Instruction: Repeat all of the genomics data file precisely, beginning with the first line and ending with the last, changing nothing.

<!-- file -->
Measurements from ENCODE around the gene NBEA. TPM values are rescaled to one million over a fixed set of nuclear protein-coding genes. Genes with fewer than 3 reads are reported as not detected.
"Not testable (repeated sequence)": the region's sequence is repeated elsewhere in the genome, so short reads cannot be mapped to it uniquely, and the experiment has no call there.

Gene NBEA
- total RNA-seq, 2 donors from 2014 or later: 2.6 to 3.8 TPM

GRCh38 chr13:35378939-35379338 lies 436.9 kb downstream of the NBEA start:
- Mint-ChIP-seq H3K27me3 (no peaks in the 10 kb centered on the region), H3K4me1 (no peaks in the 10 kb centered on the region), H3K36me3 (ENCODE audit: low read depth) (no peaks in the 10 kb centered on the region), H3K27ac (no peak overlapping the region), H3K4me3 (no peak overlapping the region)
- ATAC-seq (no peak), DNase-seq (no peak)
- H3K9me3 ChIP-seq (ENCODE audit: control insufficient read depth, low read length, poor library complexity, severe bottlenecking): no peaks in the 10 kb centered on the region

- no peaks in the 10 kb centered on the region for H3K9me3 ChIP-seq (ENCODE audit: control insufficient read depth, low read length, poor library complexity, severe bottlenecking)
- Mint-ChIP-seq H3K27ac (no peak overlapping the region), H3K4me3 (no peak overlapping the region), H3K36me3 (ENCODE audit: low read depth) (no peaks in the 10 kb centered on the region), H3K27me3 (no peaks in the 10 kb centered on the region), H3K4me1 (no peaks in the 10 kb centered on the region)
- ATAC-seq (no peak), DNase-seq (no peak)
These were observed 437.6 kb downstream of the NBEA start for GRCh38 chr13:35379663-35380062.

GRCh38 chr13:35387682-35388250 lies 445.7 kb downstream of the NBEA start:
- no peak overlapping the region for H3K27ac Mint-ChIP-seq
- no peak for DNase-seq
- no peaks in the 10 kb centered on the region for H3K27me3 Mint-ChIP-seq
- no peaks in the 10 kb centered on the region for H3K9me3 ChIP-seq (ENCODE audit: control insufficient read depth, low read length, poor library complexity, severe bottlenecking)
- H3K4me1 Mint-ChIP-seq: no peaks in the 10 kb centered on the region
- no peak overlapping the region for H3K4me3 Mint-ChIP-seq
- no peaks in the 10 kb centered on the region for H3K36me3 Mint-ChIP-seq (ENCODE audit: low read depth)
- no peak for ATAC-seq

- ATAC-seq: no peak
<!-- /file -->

Measurements from ENCODE around the gene NBEA. TPM values are rescaled to one million over a fixed set of nuclear protein-coding genes. Genes with fewer than 3 reads are reported as not detected.
"Not testable (repeated sequence)": the region's sequence is repeated elsewhere in the genome, so short reads cannot be mapped to it uniquely, and the experiment has no call there.

Gene NBEA
- total RNA-seq, 2 donors from 2014 or later: 2.6 to 3.8 TPM

GRCh38 chr13:35378939-35379338 lies 436.9 kb downstream of the NBEA start:
- Mint-ChIP-seq H3K27me3 (no peaks in the 10 kb centered on the region), H3K4me1 (no peaks in the 10 kb centered on the region), H3K36me3 (ENCODE audit: low read depth) (no peaks in the 10 kb centered on the region), H3K27ac (no peak overlapping the region), H3K4me3 (no peak overlapping the region)
- ATAC-seq (no peak), DNase-seq (no peak)
- H3K9me3 ChIP-seq (ENCODE audit: control insufficient read depth, low read length, poor library complexity, severe bottlenecking): no peaks in the 10 kb centered on the region

- no peaks in the 10 kb centered on the region for H3K9me3 ChIP-seq (ENCODE audit: control insufficient read depth, low read length, poor library complexity, severe bottlenecking)
- Mint-ChIP-seq H3K27ac (no peak overlapping the region), H3K4me3 (no peak overlapping the region), H3K36me3 (ENCODE audit: low read depth) (no peaks in the 10 kb centered on the region), H3K27me3 (no peaks in the 10 kb centered on the region), H3K4me1 (no peaks in the 10 kb centered on the region)
- ATAC-seq (no peak), DNase-seq (no peak)
These were observed 437.6 kb downstream of the NBEA start for GRCh38 chr13:35379663-35380062.

GRCh38 chr13:35387682-35388250 lies 445.7 kb downstream of the NBEA start:
- no peak overlapping the region for H3K27ac Mint-ChIP-seq
- no peak for DNase-seq
- no peaks in the 10 kb centered on the region for H3K27me3 Mint-ChIP-seq
- no peaks in the 10 kb centered on the region for H3K9me3 ChIP-seq (ENCODE audit: control insufficient read depth, low read length, poor library complexity, severe bottlenecking)
- H3K4me1 Mint-ChIP-seq: no peaks in the 10 kb centered on the region
- no peak overlapping the region for H3K4me3 Mint-ChIP-seq
- no peaks in the 10 kb centered on the region for H3K36me3 Mint-ChIP-seq (ENCODE audit: low read depth)
- no peak for ATAC-seq

- ATAC-seq: no peak